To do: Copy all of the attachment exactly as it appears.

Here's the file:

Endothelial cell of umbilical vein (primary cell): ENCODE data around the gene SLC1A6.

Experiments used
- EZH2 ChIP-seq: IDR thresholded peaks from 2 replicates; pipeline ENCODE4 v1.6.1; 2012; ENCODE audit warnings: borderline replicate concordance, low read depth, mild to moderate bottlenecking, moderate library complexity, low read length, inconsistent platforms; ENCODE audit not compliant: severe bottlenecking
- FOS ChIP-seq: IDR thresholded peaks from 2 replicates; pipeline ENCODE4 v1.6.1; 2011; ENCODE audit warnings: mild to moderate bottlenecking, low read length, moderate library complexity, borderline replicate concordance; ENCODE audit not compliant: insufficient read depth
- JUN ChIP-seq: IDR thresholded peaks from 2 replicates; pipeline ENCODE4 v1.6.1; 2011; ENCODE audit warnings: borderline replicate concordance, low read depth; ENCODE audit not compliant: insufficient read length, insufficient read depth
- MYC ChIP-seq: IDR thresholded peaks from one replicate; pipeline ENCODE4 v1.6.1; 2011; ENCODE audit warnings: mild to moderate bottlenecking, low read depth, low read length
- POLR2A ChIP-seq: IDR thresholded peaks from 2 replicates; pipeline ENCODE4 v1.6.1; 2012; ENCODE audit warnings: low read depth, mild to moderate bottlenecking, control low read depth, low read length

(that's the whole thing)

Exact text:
Endothelial cell of umbilical vein (primary cell): ENCODE data around the gene SLC1A6.

Experiments used
- EZH2 ChIP-seq: IDR thresholded peaks from 2 replicates; pipeline ENCODE4 v1.6.1; 2012; ENCODE audit warnings: borderline replicate concordance, low read depth, mild to moderate bottlenecking, moderate library complexity, low read length, inconsistent platforms; ENCODE audit not compliant: severe bottlenecking
- FOS ChIP-seq: IDR thresholded peaks from 2 replicates; pipeline ENCODE4 v1.6.1; 2011; ENCODE audit warnings: mild to moderate bottlenecking, low read length, moderate library complexity, borderline replicate concordance; ENCODE audit not compliant: insufficient read depth
- JUN ChIP-seq: IDR thresholded peaks from 2 replicates; pipeline ENCODE4 v1.6.1; 2011; ENCODE audit warnings: borderline replicate concordance, low read depth; ENCODE audit not compliant: insufficient read length, insufficient read depth
- MYC ChIP-seq: IDR thresholded peaks from one replicate; pipeline ENCODE4 v1.6.1; 2011; ENCODE audit warnings: mild to moderate bottlenecking, low read depth, low read length
- POLR2A ChIP-seq: IDR thresholded peaks from 2 replicates; pipeline ENCODE4 v1.6.1; 2012; ENCODE audit warnings: low read depth, mild to moderate bottlenecking, control low read depth, low read length